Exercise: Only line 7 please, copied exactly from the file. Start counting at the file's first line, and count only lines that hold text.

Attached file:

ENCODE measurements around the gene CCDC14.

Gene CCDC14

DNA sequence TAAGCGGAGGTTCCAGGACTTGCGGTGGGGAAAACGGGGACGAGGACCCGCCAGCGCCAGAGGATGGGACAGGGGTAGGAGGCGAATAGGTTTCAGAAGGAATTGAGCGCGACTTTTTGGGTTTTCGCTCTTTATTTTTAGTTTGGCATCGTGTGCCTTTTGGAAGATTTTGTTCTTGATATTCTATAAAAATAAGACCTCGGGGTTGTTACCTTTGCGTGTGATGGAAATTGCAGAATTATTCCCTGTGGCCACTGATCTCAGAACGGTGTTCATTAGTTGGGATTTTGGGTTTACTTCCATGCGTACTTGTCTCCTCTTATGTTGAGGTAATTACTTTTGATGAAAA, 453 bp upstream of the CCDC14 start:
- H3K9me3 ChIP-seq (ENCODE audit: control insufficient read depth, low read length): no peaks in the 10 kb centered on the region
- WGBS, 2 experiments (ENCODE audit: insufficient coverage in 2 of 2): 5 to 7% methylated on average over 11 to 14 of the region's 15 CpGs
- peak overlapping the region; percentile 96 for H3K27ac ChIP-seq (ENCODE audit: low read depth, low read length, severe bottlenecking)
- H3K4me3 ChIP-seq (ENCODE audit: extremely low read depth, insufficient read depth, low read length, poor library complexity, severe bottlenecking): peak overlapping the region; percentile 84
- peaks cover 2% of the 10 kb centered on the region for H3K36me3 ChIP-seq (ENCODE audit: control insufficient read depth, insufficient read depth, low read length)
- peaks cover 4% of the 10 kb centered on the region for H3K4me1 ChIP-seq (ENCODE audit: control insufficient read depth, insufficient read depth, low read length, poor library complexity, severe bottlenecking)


- H3K4me3 ChIP-seq (ENCODE audit: extremely low read depth, insufficient read depth, low read length, poor library complexity, severe bottlenecking): peak overlapping the region; percentile 84